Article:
Another thing to remember is that when you use the flogger or whip, it should not wrap around your body. When this happens, the falls' tips accelerate dramatically and can become extremely painful - an unexpected and unpleasant surprise for your floggee!

The easiest method to avoid it is to ensure that you are sufficiently separated from your partner and that your stroke technique is correct. Strike a pillow wrapped in a towel, your sofa, or something soft with a little texture to practice your stroke accuracy. Then you may be certain that you won't make any painful blunders later.


Safety and Aftercare


It is critical, like with any other kink game, to keep safety in mind. It's even more critical in impact play because you're literally hitting someone.

Before you buy or do anything, be sure that both of you agree on the concept of impact play. Have an open and honest discussion (or, ideally, numerous discussions) about what you are both comfortable with and interested in.

It's fine to have concerns or misgivings about specific parts, but both parties must agree to try it out. If you've agreed to test out a flogger or whip, you should also agree on a safe word or cue. This is something Floggee can say or do that will end the scene immediately, no questions asked. It should preferably be something that would be out of place in a bedroom, such as "Noodles!" Then you won't get it mixed up with any role-playing.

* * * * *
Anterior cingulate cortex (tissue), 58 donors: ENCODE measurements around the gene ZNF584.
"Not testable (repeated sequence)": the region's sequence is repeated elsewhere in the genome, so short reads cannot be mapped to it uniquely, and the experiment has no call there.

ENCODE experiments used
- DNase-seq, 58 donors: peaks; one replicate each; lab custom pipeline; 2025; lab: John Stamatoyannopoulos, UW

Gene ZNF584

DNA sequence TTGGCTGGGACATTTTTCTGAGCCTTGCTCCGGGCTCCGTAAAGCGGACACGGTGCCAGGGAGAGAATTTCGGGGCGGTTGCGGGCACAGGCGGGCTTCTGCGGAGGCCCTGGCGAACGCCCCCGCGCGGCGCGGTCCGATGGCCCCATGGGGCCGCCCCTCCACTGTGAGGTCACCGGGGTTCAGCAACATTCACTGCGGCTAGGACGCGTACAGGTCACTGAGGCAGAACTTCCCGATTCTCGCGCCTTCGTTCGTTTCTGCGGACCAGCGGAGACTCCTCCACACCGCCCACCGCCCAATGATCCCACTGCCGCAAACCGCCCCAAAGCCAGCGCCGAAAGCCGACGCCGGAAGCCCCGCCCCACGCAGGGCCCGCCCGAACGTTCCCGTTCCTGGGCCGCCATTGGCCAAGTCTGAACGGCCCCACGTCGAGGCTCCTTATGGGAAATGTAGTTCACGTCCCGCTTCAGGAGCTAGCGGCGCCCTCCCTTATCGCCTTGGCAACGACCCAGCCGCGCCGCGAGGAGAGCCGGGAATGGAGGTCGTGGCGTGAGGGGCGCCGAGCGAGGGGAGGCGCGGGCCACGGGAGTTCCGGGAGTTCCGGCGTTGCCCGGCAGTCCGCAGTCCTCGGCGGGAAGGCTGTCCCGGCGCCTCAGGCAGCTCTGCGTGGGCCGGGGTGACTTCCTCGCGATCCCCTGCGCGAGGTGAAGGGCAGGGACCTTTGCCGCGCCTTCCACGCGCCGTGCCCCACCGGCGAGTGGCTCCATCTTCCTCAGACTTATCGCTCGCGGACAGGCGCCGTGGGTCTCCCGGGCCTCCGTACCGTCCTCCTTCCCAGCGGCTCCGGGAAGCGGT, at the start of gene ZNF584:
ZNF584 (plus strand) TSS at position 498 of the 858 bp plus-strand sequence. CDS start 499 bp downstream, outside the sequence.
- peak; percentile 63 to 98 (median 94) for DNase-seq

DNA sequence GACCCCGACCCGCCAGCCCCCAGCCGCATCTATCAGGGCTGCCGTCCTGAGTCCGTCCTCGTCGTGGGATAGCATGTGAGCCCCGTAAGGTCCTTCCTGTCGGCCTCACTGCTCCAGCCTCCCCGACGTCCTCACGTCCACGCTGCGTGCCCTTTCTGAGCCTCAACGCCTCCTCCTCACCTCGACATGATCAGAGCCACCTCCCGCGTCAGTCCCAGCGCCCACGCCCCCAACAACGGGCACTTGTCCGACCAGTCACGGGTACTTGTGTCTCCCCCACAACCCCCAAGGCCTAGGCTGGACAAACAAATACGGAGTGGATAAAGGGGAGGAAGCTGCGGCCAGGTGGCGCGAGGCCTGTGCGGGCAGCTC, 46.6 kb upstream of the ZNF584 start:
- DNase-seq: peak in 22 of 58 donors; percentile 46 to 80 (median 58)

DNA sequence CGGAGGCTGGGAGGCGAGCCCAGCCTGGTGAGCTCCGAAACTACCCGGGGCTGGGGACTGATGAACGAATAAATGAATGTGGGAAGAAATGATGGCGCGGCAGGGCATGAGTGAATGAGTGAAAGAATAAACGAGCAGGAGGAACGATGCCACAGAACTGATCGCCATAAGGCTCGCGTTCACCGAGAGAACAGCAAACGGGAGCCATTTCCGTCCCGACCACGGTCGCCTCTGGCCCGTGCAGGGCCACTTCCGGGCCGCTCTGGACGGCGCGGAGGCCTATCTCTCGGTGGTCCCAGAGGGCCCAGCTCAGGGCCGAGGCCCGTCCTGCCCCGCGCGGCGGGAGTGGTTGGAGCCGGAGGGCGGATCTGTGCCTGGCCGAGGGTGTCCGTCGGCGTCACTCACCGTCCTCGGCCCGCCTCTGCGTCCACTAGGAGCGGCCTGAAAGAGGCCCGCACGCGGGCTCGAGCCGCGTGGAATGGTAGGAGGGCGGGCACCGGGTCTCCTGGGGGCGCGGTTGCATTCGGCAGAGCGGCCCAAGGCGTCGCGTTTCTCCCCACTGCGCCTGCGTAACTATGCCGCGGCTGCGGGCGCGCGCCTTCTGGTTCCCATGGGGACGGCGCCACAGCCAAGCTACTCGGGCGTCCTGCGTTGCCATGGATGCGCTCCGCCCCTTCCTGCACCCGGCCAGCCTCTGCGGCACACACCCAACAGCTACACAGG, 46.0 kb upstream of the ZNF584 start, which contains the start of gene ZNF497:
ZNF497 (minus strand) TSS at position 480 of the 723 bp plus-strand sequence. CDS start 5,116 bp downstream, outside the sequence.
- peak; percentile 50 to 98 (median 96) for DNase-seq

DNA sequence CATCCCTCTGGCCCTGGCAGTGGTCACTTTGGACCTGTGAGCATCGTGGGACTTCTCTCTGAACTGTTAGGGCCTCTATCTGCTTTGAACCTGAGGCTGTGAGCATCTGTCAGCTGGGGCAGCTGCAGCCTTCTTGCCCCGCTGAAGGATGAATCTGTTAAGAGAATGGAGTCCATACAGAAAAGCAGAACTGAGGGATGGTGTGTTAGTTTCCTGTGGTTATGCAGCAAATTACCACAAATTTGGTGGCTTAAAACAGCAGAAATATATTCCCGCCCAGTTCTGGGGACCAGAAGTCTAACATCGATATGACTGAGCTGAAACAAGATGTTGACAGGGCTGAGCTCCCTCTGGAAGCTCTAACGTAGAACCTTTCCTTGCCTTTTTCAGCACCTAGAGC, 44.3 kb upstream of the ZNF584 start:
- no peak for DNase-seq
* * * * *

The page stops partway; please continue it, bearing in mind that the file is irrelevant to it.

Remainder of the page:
Alternatively, experiment with the traffic light system. This allows the floggee to have some control over the scene based on their degree of comfort, and it can be a nice idea for newbies who are learning their limitations. This is how the system might look:

  • "Green" implies 'keep going, it feels amazing.'
  • "Yellow" signifies "tone down," "lighter strokes," or "strike less frequently."
  • "Red" denotes "stop right now."


Before you begin, make sure you both agree on what each term means.


Don't forget to do some proper aftercare after your passionate flogging session.


BDSM can be physically and emotionally taxing, and both of you will need time to recover.


Apply moisturizer to the floggee's skin, snuggle, and eat and drink something.


You should also check in with each other after each session to ensure that you're both satisfied with what happened.


Buyers Guide To Whips And Floggers


If you're a newbie seeking to purchase your first flogger, keep the following points in mind as you shop:


Number of falls – A good starting flogger will often have 20 to 30 falls. More will almost certainly be too hefty, while less may be ungainly or appear overly stingy.

Material - Suede is highly soft and works well for warming up and heavier hits. Soft leather or fake leather is also forgiving enough for beginners.

Weight – A light to medium weight flogger is recommended. This information is usually included in the product description at most stores.

Length – a reasonable range to go for is 18-24 inches. You'll be closer to your lover for intimate flogging, and you'll have more control over your aim and power.

Extras – Having a flogger with a loop on the handle for your wrist to go through can be useful. That way, it won't fly across the room in the middle of a swing!